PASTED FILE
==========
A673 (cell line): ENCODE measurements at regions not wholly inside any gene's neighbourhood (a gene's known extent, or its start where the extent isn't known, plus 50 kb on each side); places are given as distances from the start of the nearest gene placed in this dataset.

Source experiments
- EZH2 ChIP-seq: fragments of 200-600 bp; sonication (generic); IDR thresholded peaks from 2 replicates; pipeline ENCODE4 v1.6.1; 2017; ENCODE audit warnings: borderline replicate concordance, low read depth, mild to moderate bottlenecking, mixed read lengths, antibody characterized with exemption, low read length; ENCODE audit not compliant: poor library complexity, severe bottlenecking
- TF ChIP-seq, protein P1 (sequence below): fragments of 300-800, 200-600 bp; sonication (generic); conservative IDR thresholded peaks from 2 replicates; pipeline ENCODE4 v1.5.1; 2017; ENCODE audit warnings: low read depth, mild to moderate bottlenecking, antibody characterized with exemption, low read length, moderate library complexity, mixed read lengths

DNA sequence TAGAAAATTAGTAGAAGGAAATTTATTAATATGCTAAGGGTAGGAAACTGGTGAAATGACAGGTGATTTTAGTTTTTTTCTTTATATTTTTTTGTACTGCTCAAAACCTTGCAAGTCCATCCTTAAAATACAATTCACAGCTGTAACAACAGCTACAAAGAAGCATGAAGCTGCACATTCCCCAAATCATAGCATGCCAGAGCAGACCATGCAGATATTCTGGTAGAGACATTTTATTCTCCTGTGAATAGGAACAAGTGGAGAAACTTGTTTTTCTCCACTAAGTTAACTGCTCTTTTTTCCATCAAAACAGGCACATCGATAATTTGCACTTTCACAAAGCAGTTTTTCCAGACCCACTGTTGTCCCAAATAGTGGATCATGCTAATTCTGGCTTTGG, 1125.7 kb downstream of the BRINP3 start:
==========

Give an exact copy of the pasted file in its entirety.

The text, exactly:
A673 (cell line): ENCODE measurements at regions not wholly inside any gene's neighbourhood (a gene's known extent, or its start where the extent isn't known, plus 50 kb on each side); places are given as distances from the start of the nearest gene placed in this dataset.

Source experiments
- EZH2 ChIP-seq: fragments of 200-600 bp; sonication (generic); IDR thresholded peaks from 2 replicates; pipeline ENCODE4 v1.6.1; 2017; ENCODE audit warnings: borderline replicate concordance, low read depth, mild to moderate bottlenecking, mixed read lengths, antibody characterized with exemption, low read length; ENCODE audit not compliant: poor library complexity, severe bottlenecking
- TF ChIP-seq, protein P1 (sequence below): fragments of 300-800, 200-600 bp; sonication (generic); conservative IDR thresholded peaks from 2 replicates; pipeline ENCODE4 v1.5.1; 2017; ENCODE audit warnings: low read depth, mild to moderate bottlenecking, antibody characterized with exemption, low read length, moderate library complexity, mixed read lengths

DNA sequence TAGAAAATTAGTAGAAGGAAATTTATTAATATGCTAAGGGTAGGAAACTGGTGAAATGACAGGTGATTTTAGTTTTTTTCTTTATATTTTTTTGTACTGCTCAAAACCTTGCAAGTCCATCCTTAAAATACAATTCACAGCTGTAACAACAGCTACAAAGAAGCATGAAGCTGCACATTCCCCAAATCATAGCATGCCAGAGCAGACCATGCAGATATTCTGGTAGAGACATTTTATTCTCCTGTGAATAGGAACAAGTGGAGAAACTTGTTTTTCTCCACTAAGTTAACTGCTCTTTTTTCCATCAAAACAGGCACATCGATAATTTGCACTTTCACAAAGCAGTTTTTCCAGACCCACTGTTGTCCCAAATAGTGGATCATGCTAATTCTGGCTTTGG, 1125.7 kb downstream of the BRINP3 start: